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The Best Supplements for Runners

by
author image Andrea Cespedes
Andrea Cespedes is a professionally trained chef who has focused studies in nutrition. With more than 20 years of experience in the fitness industry, she coaches cycling and running and teaches Pilates and yoga. She is an American Council on Exercise-certified personal trainer, RYT-200 and has degrees from Princeton and Columbia University.
The Best Supplements for Runners
Young woman jogging in a park. Photo Credit TongRo Images/TongRo Images/Getty Images

A healthy, balanced diet and proper training provide a runner with the edge to perform at an optimum level. If, however, you feel your times are slowing and recovery isn't coming as readily as it should, you may be tempted to turn to supplements to improve your performance. Before adding any supplement to your daily routine, check with a doctor to make sure you don't have a nutrient imbalance or undetected medical concern. Overtraining can also make you feel tired, uninspired and overworked.

Possible Needs

You'll want a doctor to check if your antioxidant levels are up to par as well as determine if you have high levels of inflammation, which may indicate an underlying health problem. Inflammation can be a normal result of the stress of running, so you may need vitamin E, CoQ10 and vitamin C, for example, to keep inflammation at bay and aid in recovery. Runners may also want to get their vitamin and mineral levels checked, including iron and vitamin B-12 levels. If you're anemic, you might need one of these supplemental nutrients. Other vitamins important to any athlete are the B complex vitamins, which help with energy metabolism and cell production, and vitamin D, which boosts energy levels and assists in bone health.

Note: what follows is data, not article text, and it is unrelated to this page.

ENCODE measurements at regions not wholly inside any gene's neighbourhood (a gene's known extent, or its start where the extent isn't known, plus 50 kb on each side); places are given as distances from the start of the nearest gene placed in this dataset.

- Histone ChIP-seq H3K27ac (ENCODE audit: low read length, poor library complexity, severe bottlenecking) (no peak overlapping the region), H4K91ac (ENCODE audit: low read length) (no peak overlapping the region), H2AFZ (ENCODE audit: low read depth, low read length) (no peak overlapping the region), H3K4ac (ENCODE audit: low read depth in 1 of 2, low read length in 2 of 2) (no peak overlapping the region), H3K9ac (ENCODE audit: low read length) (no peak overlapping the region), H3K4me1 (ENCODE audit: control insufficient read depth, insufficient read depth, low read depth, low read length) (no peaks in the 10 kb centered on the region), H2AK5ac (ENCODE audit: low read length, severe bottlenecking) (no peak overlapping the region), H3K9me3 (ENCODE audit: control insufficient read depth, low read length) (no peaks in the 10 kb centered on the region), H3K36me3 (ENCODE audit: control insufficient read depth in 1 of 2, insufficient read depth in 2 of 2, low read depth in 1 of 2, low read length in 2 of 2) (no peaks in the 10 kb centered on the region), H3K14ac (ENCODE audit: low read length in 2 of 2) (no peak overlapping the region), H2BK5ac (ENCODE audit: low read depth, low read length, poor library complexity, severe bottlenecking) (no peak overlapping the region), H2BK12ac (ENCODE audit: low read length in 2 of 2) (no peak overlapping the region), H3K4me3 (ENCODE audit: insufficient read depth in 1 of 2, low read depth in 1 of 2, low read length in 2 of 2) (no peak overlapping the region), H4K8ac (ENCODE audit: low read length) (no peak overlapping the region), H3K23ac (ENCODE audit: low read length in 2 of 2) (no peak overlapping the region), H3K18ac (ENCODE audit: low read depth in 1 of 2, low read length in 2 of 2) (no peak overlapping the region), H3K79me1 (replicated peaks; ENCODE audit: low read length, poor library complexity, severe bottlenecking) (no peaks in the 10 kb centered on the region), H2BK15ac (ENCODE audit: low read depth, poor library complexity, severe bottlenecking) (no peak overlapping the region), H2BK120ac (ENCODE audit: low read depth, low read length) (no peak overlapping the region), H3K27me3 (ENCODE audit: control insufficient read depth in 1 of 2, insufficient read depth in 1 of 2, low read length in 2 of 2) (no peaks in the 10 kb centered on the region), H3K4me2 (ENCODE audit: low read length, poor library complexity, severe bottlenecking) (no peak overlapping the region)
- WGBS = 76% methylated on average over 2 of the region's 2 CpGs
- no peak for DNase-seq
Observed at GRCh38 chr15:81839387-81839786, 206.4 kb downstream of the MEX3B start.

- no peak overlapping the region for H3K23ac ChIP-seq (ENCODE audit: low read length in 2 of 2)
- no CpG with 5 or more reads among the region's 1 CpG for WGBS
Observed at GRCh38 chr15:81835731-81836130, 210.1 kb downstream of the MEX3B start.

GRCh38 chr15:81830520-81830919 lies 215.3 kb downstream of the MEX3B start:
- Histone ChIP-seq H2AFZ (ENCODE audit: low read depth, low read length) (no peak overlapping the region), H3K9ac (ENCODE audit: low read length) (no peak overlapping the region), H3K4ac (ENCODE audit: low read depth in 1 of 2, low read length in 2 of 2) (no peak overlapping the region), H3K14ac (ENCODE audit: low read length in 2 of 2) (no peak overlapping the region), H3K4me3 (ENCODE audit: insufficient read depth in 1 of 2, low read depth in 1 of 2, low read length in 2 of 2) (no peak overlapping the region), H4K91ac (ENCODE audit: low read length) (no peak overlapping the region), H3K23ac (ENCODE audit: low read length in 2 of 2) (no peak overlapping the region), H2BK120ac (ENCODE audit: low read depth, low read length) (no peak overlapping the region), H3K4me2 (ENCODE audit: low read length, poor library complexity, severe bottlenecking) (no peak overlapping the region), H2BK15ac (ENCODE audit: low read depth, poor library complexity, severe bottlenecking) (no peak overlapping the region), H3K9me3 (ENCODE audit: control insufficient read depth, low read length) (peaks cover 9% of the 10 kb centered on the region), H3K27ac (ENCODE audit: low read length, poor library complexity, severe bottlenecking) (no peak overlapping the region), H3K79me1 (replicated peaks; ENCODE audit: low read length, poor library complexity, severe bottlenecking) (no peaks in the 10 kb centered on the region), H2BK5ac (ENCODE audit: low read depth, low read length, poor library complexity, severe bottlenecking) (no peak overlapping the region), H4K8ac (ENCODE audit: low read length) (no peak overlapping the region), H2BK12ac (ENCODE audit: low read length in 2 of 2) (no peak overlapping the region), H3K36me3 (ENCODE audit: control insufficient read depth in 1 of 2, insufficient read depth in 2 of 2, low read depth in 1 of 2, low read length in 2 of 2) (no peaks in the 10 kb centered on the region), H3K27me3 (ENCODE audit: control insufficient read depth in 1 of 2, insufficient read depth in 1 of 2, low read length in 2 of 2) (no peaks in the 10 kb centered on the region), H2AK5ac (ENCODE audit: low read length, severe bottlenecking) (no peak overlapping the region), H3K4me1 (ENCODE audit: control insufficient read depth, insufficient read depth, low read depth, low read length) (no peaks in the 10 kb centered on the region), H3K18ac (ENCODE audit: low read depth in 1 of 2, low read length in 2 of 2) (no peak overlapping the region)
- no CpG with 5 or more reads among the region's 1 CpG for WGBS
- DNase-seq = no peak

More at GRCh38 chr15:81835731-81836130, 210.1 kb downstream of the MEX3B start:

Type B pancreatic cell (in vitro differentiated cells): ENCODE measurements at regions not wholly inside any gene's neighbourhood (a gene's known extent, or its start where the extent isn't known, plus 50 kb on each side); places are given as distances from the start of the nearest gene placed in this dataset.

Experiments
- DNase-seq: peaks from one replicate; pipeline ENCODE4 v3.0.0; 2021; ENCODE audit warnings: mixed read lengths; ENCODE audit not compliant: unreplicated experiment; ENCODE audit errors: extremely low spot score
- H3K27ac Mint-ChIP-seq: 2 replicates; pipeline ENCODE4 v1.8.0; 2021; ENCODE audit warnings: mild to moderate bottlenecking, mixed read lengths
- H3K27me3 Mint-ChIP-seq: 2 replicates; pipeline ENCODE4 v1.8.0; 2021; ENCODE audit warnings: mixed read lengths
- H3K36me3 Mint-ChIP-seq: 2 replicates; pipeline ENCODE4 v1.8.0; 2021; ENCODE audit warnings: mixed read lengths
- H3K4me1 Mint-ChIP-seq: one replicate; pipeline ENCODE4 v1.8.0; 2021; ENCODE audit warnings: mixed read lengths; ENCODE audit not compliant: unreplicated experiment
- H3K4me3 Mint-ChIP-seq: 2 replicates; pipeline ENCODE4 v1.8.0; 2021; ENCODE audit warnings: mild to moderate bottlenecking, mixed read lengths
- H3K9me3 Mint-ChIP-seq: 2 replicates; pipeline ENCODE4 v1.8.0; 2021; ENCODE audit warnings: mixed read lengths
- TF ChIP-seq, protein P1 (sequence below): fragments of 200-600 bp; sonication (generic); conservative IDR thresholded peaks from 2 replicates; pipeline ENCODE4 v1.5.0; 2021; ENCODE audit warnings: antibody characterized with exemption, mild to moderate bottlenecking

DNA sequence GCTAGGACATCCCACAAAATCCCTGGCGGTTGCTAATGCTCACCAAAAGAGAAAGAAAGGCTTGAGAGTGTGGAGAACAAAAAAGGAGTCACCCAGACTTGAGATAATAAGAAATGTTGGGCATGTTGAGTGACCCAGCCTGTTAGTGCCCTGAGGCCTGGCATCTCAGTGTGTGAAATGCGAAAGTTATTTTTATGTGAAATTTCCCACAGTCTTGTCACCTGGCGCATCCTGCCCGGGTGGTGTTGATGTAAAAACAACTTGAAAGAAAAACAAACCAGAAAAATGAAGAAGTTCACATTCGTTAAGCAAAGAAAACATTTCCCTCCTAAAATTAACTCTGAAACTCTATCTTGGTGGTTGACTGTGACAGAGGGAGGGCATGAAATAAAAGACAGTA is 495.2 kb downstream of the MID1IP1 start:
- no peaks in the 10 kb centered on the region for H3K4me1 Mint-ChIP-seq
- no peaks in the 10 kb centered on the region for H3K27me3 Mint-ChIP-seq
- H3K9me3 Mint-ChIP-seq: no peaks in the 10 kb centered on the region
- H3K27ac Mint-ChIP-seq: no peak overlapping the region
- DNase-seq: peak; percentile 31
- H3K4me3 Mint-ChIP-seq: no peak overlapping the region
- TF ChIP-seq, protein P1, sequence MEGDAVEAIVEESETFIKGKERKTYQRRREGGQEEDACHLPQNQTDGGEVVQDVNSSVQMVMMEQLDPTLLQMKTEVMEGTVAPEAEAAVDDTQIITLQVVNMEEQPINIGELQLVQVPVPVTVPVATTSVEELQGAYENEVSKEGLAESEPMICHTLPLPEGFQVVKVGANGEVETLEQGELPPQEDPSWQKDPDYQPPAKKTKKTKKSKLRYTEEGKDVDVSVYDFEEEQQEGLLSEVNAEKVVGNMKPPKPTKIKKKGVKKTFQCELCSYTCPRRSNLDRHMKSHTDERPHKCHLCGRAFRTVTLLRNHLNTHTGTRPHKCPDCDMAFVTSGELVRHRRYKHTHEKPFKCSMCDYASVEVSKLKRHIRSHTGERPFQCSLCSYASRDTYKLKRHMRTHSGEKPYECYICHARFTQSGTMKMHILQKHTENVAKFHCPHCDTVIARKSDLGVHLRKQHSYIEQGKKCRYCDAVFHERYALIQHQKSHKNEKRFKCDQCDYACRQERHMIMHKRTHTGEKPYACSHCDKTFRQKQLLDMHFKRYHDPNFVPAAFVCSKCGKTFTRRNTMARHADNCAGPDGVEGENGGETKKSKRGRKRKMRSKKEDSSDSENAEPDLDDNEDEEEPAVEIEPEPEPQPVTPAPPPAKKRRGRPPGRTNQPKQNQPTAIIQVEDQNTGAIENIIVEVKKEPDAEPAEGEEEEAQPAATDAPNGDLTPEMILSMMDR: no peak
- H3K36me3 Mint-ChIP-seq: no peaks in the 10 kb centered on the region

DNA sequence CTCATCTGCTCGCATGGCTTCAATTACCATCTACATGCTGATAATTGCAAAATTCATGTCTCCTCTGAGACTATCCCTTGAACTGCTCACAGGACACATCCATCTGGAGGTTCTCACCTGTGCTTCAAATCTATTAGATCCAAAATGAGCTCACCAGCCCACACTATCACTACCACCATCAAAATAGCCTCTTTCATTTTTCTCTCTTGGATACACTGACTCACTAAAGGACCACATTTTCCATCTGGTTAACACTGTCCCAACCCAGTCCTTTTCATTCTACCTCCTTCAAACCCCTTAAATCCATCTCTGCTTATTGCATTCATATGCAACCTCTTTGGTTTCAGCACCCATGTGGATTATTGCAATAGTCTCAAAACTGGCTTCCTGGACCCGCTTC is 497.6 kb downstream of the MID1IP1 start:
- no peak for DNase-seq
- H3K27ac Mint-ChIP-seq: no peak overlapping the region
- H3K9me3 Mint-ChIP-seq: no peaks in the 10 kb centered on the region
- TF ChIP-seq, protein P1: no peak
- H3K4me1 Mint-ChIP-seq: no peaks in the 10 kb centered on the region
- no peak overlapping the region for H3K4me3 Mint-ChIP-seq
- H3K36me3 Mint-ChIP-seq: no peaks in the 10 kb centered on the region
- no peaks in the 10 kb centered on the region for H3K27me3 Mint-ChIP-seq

An Insurance Policy

Whole foods offer the most natural, safest and most easily absorbed nutrients. Taking fish oil and a multivitamin is unlikely to harm you and can help fill in any nutritional gaps in your diet. The omega-3 fatty acids found in fish oil supplements may be of value to a runner who doesn't eat a lot of walnuts, flax or oily fish. These fatty acids support immune function, healthy cell walls and optimal functioning of the nervous system. If you choose to take a multivitamin, make sure it doesn't have more than 200 percent of the recommended dietary allowance for any one vitamin and is whole-food sourced, recommends author and trainer Matt Fitzgerald in an article on Competitor.com.

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